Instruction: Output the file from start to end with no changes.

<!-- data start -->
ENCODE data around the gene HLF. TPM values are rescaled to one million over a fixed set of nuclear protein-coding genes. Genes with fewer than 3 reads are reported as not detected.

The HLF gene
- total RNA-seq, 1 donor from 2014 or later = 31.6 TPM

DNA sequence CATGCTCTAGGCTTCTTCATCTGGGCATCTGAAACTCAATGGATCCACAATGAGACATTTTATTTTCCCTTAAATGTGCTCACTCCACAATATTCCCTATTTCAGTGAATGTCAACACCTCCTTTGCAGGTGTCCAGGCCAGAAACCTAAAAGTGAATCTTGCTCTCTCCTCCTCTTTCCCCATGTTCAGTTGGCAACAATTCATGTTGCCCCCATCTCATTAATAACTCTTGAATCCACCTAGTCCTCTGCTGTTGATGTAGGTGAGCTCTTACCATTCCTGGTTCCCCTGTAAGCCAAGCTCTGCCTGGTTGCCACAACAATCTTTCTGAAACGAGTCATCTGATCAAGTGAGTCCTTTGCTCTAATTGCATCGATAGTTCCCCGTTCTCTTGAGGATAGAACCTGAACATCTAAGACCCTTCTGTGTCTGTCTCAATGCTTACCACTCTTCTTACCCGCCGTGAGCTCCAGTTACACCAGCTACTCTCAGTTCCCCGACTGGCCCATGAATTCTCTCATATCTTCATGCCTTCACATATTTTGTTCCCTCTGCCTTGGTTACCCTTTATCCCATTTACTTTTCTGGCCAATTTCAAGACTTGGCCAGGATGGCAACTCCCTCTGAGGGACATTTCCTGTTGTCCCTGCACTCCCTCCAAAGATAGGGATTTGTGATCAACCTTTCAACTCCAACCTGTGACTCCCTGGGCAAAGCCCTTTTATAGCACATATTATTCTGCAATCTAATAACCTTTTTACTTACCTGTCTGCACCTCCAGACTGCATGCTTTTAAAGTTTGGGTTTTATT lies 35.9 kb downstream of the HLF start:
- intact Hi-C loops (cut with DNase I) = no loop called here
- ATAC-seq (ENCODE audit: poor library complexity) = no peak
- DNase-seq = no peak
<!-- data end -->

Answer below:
ENCODE data around the gene HLF. TPM values are rescaled to one million over a fixed set of nuclear protein-coding genes. Genes with fewer than 3 reads are reported as not detected.

The HLF gene
- total RNA-seq, 1 donor from 2014 or later = 31.6 TPM

DNA sequence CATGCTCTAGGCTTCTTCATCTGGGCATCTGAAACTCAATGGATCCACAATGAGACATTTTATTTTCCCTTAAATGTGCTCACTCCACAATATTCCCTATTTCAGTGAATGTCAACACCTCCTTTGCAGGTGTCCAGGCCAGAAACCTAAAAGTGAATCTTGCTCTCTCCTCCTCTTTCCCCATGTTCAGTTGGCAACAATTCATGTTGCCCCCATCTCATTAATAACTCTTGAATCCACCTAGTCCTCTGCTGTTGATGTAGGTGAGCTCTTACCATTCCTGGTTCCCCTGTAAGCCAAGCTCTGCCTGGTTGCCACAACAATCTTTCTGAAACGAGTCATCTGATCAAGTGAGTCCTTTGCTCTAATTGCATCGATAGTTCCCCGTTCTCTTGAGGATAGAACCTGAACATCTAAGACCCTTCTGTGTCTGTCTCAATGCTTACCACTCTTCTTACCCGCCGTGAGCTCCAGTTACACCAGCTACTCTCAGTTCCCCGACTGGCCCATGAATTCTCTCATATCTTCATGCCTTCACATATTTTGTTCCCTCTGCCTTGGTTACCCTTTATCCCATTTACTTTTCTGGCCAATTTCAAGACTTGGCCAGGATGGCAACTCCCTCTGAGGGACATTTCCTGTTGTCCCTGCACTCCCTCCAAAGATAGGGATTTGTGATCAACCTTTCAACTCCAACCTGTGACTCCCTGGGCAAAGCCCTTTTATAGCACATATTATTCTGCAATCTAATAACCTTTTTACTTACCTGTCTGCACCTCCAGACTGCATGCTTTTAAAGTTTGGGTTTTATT lies 35.9 kb downstream of the HLF start:
- intact Hi-C loops (cut with DNase I) = no loop called here
- ATAC-seq (ENCODE audit: poor library complexity) = no peak
- DNase-seq = no peak